On June 26, 2015, ARC granted a conservation restriction on its property to the town and others.[13]  The conservation restriction specifically prohibits the “[c]onstruction or placing . . . [of any] windmill, wind turbine, [or] wind generator” on ARC’s property.[14]  Therefore, regardless of any certificate of appropriateness, no wind turbine may presently be built on the property at issue.

“Litigation ordinarily is considered moot when the party claiming to be aggrieved ceases to have a personal stake in its outcome.”  Taylor v. Board of Appeals of Lexington, 451 Mass. 270, 274 (2008), quoting from Attorney Gen. v. Commissioner of Ins., 442 Mass 793, 810 (2004).  Because the certificate of appropriateness is now inoperative and of no present or future effect as a result of ARC’s subsequent grant of the conservation restriction precluding the construction of the wind turbine, any action by this court purporting to affirm the certificate’s issuance by the town committee or the certificate’s later annulment by the regional commission would involve the “adjudication of [a] hypothetical dispute[].”  Lockhart v. Attorney Gen., 390 Mass. 780, 782 (1984).  ARC no longer has any personal stake in the certificate of appropriateness for the wind turbine.  The same is true for Austin and the regional commission.  Therefore, the underlying litigation is moot.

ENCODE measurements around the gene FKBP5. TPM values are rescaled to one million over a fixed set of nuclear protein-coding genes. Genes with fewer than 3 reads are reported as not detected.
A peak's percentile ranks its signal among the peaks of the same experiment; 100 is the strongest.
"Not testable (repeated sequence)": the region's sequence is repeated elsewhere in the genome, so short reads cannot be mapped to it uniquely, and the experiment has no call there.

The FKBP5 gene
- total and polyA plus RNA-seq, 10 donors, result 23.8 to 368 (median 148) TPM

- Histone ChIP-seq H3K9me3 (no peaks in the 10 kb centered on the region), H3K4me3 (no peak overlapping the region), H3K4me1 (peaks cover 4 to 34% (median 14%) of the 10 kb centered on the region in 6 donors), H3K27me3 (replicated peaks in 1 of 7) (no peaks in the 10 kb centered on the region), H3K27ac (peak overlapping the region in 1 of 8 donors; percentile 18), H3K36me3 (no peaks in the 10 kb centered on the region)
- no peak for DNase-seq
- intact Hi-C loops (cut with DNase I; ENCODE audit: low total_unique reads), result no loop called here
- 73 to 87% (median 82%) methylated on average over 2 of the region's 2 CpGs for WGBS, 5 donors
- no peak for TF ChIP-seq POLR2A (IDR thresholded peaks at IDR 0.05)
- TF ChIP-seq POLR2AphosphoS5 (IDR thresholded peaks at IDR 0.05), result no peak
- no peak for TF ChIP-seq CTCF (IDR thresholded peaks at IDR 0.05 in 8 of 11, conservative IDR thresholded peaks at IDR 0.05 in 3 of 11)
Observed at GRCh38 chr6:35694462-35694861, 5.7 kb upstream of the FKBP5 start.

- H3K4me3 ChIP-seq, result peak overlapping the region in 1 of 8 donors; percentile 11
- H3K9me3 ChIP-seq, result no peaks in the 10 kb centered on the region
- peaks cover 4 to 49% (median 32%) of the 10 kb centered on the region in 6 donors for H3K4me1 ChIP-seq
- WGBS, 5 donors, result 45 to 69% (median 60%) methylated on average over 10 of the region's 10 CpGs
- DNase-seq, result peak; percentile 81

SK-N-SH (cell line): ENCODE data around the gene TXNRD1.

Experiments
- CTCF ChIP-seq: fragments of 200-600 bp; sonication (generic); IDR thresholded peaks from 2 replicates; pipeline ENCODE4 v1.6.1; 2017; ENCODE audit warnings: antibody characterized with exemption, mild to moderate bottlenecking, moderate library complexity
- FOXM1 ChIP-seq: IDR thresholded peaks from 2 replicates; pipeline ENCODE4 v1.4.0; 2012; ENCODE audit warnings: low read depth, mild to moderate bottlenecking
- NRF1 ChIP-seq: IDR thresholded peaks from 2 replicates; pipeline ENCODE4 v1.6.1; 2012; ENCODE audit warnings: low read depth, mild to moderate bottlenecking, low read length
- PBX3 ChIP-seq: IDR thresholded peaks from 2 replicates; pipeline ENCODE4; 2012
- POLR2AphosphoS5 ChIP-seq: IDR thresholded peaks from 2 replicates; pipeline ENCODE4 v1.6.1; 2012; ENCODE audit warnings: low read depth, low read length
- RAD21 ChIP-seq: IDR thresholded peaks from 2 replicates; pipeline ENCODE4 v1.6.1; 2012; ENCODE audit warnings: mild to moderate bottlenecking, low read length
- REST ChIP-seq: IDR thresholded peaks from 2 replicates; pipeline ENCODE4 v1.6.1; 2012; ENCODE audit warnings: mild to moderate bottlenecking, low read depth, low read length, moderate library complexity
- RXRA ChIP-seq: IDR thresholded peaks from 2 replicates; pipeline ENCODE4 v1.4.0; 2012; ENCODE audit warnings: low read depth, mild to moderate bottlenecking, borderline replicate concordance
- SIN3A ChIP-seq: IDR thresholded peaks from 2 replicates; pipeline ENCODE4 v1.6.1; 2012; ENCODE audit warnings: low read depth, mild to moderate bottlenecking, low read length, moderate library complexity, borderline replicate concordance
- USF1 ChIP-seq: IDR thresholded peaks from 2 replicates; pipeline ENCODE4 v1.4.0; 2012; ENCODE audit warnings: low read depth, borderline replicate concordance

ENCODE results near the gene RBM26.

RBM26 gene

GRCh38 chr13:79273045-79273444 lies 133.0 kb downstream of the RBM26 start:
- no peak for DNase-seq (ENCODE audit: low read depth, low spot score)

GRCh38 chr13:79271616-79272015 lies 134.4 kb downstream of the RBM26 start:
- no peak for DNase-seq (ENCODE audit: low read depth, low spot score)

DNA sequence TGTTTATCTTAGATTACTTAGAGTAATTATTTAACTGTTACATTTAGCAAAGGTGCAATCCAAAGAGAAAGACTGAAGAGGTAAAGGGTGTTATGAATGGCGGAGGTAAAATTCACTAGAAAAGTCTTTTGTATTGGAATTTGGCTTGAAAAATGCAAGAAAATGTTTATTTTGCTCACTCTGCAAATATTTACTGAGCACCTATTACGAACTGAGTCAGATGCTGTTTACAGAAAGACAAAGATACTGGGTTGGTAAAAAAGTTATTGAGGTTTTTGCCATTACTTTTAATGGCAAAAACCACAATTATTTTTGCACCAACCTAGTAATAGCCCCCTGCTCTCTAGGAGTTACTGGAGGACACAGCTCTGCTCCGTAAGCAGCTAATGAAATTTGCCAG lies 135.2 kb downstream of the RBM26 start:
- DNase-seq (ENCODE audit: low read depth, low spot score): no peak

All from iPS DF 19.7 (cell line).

Relying on Ott v. Boston Edison Co., the town argues that, even if the instant case is moot, this court should exercise its discretion and address the issues of visual abutter standing and the scope of review of local committee decisions under the Act.  413 Mass. 680, 683 (1992).  ”We have on occasion exercised our discretion to answer questions in moot cases where certain conditions existed:  (1) the issue was fully argued on both sides; (2) the question was certain, or at least very likely, to arise again in similar factual circumstances; (3) where appellate review could not be obtained before the recurring question would again be moot; and (4) most importantly, the issue was of public importance.”  Ibid.  This is not, however, such an exceptional case.  The particular standing question before us is fact-specific and should not be decided in a theoretical case.  See Lockhart v. Attorney Gen., supra at 784.  Moreover, the more general issues of visual abutter standing and the scope of review of local committee decisions under the Act are not the type of evanescent, time-defined actions that will likely evade review in subsequent decisions.  See, e.g., Roe v. Wade, 410 U.S. 113, 125 (1973) (pregnancy litigation will seldom survive time necessary for appellate review); Superintendent of Worcester State Hosp. v. Hagberg, 374 Mass. 271, 274 (1978) (commitment orders to mental health facilities are for limited duration and usually expire before appellate review); Doe v. Superintendent of Schs. of Worcester, 421 Mass. 117, 123 (1995) (suspended student is often readmitted before appeal of school discipline action can be heard).  Accordingly, we decline to exercise our discretion to decide this moot case.